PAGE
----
Dear Mr. History,
I’ve read a lot of books regarding WWII and there are various versions of exactly what happened regarding the City of Coventry, England during the early years of the war. Some books profess that WSC knew ahead of time that it was to bombed via Ultra but did not alert anyone in the interests of conserving this superior source of intelligence. Some books say that he did not know. Please relate to me your opinion.
Jeffrey C. Apparius
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Dear Mr. Apparius:
There certainly have been a variety of different accounts, even supposedly by eyewitnesses, that contradict each other as to how much Winston Churchill had learned from the Boniface (later Ultra) decoders as to the main target for the German "Moonlight Sonata" air raid on the Midlands in November 1940, and when did he ascertain it. Whether he mistook it for a feint, with London the actual target, of whether he knew of Coventry and left it to its fate rather than compromise Britain’s ability to crack the German Enigma codes seems to depend on one’s feelings toward Churchill, one’s political agenda, or simply one’s obsession with conspiracy theory. Given the fact that the British had acted on information to counter German moves earlier, and given the fact that both the Enigma and Ultra codes were changing on a regular basis make me more inclined to give Churchill the benefit of the doubt. But in an endlessly debated case like this, let’s face it—if you don’t want to believe that, you won’t.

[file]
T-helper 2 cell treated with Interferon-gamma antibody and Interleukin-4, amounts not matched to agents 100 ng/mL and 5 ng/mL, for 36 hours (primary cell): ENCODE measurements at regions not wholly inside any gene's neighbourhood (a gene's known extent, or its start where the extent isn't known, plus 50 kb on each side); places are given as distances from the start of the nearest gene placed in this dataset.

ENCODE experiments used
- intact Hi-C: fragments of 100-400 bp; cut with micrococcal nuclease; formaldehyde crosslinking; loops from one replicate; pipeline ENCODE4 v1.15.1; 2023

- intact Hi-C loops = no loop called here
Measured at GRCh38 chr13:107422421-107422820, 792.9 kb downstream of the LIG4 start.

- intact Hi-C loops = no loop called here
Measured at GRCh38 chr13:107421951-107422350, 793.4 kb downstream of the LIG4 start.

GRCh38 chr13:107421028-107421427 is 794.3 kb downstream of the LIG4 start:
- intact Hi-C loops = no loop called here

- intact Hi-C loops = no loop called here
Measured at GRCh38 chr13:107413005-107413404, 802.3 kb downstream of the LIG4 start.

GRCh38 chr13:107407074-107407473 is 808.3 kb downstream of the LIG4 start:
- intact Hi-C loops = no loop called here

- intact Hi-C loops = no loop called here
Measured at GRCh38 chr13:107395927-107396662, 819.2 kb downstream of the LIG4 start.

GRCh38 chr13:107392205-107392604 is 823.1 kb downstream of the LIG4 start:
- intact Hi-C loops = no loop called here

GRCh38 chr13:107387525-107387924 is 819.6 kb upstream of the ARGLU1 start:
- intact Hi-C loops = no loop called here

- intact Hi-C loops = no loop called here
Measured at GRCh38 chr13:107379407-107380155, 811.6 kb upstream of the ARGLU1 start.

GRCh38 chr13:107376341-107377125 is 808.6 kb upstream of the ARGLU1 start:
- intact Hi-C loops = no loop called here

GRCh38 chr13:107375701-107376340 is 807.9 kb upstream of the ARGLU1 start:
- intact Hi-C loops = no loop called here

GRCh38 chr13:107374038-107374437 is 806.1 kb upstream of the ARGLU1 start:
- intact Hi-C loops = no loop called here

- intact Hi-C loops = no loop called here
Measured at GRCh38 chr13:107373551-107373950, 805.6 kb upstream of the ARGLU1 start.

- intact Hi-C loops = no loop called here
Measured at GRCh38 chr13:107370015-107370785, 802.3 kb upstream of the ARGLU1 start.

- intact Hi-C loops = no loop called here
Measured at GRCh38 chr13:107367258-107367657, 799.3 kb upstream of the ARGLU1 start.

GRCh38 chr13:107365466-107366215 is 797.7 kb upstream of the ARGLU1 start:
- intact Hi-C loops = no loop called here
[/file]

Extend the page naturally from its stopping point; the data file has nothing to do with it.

World History Group
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